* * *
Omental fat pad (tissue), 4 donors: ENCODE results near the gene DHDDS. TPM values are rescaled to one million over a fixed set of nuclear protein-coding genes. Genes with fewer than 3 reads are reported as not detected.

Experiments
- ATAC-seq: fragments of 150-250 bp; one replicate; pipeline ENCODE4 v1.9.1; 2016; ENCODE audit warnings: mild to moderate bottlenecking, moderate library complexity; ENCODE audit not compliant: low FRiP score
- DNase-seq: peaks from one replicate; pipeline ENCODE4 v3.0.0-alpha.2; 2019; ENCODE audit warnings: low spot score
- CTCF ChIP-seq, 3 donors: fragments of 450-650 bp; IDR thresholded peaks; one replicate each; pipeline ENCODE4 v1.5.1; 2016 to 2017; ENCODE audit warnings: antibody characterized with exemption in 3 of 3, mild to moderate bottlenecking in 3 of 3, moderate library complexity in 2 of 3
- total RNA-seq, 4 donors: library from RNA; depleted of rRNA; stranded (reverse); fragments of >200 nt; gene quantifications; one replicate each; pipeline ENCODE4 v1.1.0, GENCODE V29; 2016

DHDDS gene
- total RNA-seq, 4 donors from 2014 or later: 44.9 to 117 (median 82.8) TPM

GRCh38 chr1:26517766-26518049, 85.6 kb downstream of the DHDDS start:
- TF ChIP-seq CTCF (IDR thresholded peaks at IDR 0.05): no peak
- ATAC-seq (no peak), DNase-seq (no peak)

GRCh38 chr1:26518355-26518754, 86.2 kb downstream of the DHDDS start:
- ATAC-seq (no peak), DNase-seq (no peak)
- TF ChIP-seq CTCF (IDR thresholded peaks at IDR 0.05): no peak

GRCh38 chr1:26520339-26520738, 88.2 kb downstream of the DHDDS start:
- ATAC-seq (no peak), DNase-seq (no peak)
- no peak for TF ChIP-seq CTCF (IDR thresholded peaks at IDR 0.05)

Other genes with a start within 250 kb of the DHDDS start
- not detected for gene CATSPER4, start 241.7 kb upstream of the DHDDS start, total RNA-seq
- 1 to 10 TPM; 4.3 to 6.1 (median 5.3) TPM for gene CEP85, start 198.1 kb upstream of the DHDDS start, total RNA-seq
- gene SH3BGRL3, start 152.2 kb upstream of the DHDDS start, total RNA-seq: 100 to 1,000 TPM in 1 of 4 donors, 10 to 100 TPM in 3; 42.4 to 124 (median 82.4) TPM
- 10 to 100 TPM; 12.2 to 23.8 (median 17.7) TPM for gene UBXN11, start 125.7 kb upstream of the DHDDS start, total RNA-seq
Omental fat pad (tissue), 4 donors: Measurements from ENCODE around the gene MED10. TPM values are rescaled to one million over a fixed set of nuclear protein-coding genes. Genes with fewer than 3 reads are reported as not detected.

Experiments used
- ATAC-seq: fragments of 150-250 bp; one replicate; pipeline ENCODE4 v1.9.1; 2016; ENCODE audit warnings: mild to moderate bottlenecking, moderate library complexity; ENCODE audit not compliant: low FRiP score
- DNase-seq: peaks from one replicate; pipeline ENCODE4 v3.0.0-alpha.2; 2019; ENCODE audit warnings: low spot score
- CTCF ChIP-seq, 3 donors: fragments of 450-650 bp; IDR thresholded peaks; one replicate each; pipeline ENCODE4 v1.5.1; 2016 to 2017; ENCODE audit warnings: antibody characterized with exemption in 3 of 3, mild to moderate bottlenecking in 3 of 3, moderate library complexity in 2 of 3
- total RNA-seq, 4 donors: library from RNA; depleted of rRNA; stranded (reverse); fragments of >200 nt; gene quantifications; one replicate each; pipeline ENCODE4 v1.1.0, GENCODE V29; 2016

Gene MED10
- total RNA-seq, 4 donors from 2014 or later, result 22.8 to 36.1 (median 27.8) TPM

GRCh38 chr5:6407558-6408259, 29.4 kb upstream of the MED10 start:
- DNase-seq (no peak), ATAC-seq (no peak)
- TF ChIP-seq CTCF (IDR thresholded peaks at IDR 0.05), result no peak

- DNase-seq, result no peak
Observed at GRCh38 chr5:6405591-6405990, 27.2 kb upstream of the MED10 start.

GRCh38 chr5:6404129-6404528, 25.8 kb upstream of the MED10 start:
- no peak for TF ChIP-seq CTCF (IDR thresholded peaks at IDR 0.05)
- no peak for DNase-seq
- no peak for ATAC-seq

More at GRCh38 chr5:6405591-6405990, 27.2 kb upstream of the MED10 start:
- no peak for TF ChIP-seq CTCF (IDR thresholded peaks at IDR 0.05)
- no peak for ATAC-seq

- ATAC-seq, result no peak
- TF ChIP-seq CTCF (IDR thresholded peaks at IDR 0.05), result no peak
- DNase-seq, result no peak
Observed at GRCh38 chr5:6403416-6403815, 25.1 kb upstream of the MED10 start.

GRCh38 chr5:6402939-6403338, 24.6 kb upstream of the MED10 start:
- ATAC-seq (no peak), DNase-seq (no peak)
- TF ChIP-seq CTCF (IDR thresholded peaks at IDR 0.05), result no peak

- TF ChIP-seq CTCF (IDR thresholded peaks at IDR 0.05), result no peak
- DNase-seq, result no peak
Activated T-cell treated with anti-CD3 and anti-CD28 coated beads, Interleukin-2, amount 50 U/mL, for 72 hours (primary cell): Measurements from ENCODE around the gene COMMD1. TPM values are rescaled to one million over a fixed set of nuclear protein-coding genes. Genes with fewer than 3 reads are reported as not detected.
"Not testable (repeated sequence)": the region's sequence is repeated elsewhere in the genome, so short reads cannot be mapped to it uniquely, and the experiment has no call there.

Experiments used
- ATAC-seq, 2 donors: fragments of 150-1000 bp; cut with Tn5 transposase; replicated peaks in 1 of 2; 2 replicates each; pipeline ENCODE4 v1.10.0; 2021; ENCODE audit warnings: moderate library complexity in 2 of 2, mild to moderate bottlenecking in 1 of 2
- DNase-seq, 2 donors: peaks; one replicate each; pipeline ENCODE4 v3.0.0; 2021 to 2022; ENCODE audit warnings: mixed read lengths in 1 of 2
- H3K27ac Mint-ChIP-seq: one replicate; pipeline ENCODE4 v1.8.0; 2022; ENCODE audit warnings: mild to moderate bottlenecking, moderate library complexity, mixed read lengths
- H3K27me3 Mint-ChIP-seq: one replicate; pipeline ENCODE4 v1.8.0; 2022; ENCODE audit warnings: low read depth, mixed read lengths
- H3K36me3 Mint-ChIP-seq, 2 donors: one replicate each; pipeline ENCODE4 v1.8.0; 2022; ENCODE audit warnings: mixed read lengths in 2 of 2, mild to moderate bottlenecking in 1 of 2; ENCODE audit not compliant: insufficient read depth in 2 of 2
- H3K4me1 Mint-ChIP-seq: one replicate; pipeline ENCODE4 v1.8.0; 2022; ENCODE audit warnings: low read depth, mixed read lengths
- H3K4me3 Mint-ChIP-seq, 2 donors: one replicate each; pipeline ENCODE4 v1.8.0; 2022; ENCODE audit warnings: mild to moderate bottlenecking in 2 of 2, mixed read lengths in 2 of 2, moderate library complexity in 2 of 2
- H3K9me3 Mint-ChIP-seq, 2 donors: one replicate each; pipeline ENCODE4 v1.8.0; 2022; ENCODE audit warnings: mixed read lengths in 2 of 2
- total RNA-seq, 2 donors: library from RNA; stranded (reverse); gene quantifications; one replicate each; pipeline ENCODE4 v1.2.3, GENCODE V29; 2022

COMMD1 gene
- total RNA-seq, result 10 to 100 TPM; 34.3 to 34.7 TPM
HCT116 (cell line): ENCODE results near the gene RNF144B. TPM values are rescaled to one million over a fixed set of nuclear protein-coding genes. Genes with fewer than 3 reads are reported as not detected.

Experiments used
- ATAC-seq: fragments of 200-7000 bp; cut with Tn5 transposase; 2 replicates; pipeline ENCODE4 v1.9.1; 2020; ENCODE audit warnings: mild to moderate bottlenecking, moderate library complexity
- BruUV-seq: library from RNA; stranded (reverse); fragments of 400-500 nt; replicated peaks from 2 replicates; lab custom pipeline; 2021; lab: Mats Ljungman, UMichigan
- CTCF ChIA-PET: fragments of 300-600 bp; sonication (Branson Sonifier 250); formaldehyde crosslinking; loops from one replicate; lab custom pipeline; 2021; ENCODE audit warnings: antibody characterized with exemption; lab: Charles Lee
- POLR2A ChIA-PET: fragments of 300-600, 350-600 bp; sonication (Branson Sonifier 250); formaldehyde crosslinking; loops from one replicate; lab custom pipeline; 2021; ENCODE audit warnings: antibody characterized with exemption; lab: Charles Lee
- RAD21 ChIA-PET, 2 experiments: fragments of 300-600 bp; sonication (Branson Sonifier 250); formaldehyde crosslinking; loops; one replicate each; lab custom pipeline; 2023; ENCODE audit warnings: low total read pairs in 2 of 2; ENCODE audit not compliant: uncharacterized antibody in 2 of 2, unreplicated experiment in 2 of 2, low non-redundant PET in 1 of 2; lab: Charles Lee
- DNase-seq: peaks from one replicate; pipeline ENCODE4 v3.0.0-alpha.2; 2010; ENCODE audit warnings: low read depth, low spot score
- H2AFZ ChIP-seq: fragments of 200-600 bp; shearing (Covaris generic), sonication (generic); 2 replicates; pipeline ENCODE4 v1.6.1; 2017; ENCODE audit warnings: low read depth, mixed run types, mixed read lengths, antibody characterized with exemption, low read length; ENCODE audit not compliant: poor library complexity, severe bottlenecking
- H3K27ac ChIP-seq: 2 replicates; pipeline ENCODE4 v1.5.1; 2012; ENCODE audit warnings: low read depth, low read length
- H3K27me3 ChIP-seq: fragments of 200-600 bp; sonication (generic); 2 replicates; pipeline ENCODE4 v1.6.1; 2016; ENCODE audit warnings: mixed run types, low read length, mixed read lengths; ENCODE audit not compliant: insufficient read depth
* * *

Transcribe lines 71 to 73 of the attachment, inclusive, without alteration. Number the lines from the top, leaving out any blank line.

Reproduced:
- POLR2A ChIA-PET: fragments of 300-600, 350-600 bp; sonication (Branson Sonifier 250); formaldehyde crosslinking; loops from one replicate; lab custom pipeline; 2021; ENCODE audit warnings: antibody characterized with exemption; lab: Charles Lee
- RAD21 ChIA-PET, 2 experiments: fragments of 300-600 bp; sonication (Branson Sonifier 250); formaldehyde crosslinking; loops; one replicate each; lab custom pipeline; 2023; ENCODE audit warnings: low total read pairs in 2 of 2; ENCODE audit not compliant: uncharacterized antibody in 2 of 2, unreplicated experiment in 2 of 2, low non-redundant PET in 1 of 2; lab: Charles Lee
- DNase-seq: peaks from one replicate; pipeline ENCODE4 v3.0.0-alpha.2; 2010; ENCODE audit warnings: low read depth, low spot score